Updated: May 10
1.) When did you know you wanted to be a writer?
I was ten and my teacher picked my holiday poem for the P.S. 71 yearbook. To create something people wanted to read and share with others felt amazing. I think that started my addiction to needing an audience for my work. 2.) What do you love most about the writing process?
When I'm deeply in a story and engaged with my characters there is no place I'd rather be. It's like the Twilight Zone. I enter another dimension of space and time, only the world, though filled with surprises, makes a lot more sense to me than what we call "real life."
3.) What do you love most about teaching writing?
After over two decades of teaching writing I've realized that what I do that is most valuable is to help writers get out of their own way. To help them stop thinking. Most people can write the stories, the books they want to write, if they stop listening to the voices in their heads telling them they can't, or giving them the reasons why they don't have the time. I help writers squash the excuses and write. I also love to help create community. We don't write alone. I suppose we can, but as social beings writing in isolation often makes it a harder and less rewarding experience. Writing in community not only helps us to write our stories, but reminds us why we are writing them in the first place. 4.) What are you reading right now?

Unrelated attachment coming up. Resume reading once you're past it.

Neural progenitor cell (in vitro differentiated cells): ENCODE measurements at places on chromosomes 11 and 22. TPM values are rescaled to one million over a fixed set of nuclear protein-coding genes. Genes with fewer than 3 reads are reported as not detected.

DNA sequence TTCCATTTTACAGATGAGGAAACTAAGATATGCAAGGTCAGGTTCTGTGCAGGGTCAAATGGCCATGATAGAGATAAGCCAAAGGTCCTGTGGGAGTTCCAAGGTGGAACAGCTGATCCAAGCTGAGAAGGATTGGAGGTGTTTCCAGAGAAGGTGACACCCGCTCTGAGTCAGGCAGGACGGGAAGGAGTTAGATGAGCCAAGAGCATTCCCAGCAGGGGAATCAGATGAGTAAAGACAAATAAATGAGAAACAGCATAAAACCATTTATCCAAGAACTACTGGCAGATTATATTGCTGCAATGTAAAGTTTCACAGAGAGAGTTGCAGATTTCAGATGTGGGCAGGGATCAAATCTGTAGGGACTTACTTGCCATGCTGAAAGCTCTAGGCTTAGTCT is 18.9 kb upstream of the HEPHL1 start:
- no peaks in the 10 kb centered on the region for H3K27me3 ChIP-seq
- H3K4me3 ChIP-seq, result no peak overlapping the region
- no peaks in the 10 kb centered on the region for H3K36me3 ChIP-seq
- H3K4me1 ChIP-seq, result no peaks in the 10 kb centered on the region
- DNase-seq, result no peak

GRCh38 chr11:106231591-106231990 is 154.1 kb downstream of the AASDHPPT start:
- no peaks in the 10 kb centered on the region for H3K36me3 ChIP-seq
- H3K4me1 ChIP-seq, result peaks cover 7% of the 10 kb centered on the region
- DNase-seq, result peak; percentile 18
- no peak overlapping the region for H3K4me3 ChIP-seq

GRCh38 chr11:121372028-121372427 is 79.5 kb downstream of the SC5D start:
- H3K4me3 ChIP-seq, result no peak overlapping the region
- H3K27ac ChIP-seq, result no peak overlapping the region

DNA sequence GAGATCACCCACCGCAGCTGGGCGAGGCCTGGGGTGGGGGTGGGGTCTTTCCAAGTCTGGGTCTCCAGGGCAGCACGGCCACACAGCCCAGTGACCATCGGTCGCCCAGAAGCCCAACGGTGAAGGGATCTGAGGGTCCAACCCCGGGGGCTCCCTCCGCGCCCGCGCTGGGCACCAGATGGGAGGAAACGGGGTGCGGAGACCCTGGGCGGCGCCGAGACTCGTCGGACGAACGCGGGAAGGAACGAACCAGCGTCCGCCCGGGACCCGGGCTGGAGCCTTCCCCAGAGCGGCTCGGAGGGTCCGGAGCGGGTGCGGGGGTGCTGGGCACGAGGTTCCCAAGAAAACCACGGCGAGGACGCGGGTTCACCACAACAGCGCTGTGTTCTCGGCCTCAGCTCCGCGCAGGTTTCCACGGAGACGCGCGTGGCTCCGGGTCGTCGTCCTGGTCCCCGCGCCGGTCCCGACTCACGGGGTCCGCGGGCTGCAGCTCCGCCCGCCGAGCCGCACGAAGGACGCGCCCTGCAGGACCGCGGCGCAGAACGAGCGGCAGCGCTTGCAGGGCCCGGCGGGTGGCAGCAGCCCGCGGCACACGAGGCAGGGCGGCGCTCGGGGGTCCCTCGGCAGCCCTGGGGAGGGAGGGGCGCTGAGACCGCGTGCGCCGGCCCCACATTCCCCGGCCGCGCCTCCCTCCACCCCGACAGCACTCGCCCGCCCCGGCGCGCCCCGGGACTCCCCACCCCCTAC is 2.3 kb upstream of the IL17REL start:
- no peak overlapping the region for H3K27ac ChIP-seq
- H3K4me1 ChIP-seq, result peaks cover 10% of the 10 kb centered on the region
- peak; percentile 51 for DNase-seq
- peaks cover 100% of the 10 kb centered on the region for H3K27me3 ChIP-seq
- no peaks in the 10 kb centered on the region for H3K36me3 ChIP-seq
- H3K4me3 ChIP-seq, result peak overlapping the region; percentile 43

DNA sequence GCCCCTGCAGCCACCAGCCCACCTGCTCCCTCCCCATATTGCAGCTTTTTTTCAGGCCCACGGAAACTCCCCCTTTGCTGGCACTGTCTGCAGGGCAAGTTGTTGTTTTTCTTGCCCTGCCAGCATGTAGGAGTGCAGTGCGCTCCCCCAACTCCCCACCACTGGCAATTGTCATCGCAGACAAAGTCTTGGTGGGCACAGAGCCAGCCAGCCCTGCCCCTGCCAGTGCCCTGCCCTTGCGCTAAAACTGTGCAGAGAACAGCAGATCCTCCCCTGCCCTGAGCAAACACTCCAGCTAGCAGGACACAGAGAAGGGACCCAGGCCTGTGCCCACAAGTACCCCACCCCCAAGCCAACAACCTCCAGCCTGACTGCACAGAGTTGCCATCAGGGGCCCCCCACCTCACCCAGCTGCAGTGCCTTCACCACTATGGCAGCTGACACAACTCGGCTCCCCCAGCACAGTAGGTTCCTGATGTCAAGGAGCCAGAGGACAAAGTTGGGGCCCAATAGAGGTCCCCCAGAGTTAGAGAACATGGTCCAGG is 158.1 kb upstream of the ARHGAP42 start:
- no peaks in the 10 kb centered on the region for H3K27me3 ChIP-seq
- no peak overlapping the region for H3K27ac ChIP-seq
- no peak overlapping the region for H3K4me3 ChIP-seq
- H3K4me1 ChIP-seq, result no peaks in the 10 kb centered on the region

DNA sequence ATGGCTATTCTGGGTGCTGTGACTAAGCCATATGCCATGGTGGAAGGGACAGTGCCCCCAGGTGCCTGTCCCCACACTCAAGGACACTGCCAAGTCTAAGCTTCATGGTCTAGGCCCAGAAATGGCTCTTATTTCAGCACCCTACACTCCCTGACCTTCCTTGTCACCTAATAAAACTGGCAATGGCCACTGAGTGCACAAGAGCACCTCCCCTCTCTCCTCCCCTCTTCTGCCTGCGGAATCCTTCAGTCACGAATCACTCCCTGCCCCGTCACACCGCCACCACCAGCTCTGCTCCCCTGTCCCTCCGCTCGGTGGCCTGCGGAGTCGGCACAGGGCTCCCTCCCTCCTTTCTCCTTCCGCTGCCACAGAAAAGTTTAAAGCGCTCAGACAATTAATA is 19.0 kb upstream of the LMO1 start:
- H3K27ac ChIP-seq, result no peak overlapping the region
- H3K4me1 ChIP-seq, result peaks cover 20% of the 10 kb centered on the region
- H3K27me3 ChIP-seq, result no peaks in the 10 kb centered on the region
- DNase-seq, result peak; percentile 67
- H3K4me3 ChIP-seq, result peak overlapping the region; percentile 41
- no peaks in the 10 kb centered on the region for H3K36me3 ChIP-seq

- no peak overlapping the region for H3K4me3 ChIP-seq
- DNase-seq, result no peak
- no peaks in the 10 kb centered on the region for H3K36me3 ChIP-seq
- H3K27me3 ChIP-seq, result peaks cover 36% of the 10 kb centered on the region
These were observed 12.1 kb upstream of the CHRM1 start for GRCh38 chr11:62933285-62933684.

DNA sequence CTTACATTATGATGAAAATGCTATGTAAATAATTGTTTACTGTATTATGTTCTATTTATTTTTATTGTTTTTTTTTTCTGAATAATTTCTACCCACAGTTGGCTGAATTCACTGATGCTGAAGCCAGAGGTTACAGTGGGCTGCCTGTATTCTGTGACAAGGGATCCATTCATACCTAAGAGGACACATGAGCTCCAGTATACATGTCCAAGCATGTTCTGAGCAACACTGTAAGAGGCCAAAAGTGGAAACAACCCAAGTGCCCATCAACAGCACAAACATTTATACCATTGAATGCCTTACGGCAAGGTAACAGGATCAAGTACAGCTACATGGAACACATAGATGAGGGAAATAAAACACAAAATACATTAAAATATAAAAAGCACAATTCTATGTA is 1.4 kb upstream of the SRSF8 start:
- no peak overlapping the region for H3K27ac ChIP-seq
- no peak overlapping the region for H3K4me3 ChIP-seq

I am reading two books at the same time, Barbara Josselsohn's The Lily Garden and Carolyn Ferrell's Dear Miss Metropolitan. 5.) What's your favorite writing quote?
There are so many. I think my favorite was something a student said to me. I had the honor of hearing Grace Paley speak when I was an MFA student. She said, "If you don't love it, do something else. There are so many other things you can do that aren't as hard." I would share this the first day of every class I taught. I'd even added, "Leave now and we will refund your money. Save yourself." Then one day, after class, one of the students came up to me and said, "I don't always love it. Sometimes I hate it. I write because I have no choice." That is closer to the truth, for me anyway. Now, I tell my students, "If you have a choice not to write, don't, go do something else, because writing is tough and it doesn't always pay off in the ways we hope it will. If you don't have any other choice but to write, then write. Know that you don't have to write alone. Find a community."
**Patricia Dunn will be teaching There's a Story in Every Day one-day writing retreat on Saturday, June 4th in person at the workshop!